As the OSCE report concludes, “Voting was generally well conducted, but the process deteriorated considerably during the vote count. Promises to ensure transparency of the vote count were not implemented….” The process deteriorated considerably during the count and tabulation, violating paragraph 7.4 of the Copenhagen commitments of the OSCE.
- “The integrity of the process was undermined by the vote count which was assessed by observers as bad or very bad in 48 per cent of observations [including me]. “
- “37 per cent of observers, including some of those who noted hindrances [i.e. including me], reported not having a full view of the vote count proceeding, thus compromising the transparency of this fundamental element of the election process.”
- “OSCE monitors were prevented or hindered from observing the vote count in 35 per cent of cases. This compromised the transparency of this fundamental element of the election process.”
- “In 50 per cent of cases, early votes were not compared with the number of entries in the voter lists.”
- “Observers could not see the voters’ mark in 53 per cent of cases.
- “Numerous cases were noted of counting procedures taking place in complete silence with small slips of paper being passed between commission members; this significantly undermined any transparency in the count.”
Reading Between the Lines:
What to make of an election that combines relatively smooth voting and district-level counting with comprised transparency at the polling-station counting stage? The OSCE report makes certain suggestions about the possible reasons. These conform to my own experience.
- “From observers comments, in some instances it was noted that there were significant discrepancies between turnout observed and the number of votes noted in PEC protocols…. A high incidence of mobile voting was noted in some cases.”
- “Where access was possible, several cases of deliberate falsification of results were observed…. Deliberate falsification was observed in 5 cases by observers.
If, indeed, the non-transparent counting procedures reflect discrepancies, this requires an explanation of how the aforementioned discrepancies could be combined with a relatively transparent voting process. The OSCE report offers several potential explanations that correspond to my own experience:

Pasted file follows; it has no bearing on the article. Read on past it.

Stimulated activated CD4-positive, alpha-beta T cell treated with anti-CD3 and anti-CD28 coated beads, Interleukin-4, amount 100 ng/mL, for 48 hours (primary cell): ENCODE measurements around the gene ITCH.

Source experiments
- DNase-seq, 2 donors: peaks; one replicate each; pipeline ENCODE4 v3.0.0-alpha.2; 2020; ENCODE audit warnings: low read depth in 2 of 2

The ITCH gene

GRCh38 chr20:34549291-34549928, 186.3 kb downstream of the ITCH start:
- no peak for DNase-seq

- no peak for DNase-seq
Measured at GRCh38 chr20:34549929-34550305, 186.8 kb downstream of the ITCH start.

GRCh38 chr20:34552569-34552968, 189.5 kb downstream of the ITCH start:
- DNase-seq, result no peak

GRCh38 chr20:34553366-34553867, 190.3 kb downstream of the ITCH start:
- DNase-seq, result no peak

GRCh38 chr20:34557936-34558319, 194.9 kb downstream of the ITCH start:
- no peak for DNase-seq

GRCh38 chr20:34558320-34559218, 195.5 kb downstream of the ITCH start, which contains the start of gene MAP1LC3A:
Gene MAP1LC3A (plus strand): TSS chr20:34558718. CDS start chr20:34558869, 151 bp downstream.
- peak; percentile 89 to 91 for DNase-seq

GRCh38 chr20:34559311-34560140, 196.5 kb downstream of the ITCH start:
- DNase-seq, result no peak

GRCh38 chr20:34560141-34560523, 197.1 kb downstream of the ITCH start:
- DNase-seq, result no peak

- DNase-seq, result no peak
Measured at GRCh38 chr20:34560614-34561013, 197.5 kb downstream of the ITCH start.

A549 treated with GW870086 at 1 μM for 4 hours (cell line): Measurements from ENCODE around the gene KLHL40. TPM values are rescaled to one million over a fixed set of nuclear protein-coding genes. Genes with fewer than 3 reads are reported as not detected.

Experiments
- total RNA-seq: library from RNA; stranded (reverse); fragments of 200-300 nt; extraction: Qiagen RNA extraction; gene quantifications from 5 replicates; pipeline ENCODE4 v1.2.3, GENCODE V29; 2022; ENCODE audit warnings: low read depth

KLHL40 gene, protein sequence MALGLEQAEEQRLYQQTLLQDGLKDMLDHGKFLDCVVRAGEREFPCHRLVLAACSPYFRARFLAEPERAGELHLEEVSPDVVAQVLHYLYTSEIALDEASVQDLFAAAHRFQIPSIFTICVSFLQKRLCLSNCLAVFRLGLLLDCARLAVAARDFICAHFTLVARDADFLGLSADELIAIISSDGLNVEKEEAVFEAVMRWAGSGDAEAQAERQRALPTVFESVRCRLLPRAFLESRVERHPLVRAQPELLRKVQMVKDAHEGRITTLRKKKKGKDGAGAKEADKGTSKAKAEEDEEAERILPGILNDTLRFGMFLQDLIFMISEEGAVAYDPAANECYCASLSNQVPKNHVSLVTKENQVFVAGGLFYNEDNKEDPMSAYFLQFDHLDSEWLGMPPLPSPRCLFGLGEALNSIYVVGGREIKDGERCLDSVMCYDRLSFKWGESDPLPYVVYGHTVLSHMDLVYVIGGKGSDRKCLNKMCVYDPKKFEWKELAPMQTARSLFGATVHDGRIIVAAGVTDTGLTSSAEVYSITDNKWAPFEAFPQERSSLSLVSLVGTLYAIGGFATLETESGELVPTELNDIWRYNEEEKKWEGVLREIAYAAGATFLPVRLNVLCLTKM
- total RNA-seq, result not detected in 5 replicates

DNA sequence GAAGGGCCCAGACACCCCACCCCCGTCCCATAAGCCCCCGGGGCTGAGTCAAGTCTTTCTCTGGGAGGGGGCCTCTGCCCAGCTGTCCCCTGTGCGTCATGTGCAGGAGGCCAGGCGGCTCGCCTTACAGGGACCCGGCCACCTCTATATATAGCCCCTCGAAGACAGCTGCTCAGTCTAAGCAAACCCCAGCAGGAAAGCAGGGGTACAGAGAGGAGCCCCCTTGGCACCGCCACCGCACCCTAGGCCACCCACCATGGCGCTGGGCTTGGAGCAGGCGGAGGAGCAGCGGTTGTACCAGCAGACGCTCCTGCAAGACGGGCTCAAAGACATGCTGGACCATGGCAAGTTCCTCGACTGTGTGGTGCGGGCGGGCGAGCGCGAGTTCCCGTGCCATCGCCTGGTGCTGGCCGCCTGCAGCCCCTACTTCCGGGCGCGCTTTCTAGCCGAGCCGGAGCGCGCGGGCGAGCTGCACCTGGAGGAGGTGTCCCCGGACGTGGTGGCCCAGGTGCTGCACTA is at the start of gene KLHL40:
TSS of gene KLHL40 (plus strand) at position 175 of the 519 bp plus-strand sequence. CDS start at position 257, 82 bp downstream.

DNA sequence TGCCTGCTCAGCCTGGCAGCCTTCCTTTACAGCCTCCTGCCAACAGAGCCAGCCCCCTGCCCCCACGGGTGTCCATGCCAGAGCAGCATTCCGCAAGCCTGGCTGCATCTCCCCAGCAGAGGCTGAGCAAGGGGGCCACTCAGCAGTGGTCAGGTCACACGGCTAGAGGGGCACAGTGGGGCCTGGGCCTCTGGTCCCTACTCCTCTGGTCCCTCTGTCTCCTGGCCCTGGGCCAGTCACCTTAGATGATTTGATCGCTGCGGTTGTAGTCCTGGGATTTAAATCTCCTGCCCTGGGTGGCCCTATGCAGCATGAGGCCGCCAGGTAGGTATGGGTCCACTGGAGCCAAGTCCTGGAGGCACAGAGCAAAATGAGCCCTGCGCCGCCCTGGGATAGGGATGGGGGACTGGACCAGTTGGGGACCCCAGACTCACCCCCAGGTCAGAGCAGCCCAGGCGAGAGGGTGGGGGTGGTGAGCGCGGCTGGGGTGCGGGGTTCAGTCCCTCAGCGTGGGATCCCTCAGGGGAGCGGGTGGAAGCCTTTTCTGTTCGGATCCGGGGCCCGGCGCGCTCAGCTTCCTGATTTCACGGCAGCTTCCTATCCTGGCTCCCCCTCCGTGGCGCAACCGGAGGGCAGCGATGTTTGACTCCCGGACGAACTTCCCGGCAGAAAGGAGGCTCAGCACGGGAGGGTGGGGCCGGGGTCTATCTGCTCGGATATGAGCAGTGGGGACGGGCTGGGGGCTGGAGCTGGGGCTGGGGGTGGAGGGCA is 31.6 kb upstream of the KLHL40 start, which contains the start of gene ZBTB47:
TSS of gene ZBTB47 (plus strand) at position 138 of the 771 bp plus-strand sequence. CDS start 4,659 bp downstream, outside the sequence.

- “Lack of clear detailed regulations on the printing of ballots, the number of ballots to be printed, the percentage of extra ballots, and security features”
- “Lacking instructions on observation, each PEC was free to decide on how observation would be dealt with.”
- “The Electoral Code does not provide any clear mechanism for securely keeping the ballot boxes after the start of early voting, nor does it provide specific regulations for enhancing the integrity of the ballot.”
- “The lack of any official protocols to document the record of voting on each day of early voting remains a concern. These outstanding issues allow the possibility of electoral malfeasance.”
And, perhaps most significant of all,
- In nearly all cases in which OSCE/ODIHR EOM observers had access to such information, they reported that PECs were composed of staff from the same place of work, such as enterprises or schools. Existing hierarchical relationships seem to have been transferred to the PEC, i.e. heads or deputy heads of such work places became PEC chairpersons, with their staff as the PEC members. This further contributed to the lack of independence of individuals in the commissions…. The composition of election commissions diminished stakeholders’ confidence in the process.
Most interesting of all, is the question of why. If, as OSCE notes, “The election took place in a strictly controlled environment with a barely visible campaign,” why should engineered discrepancies and falsifications be necessary at all? The need to make minimum turnout requirements? The desire for overwhelming margins of victory? Simple habit? I will leave answers to these questions for other experts and other venues.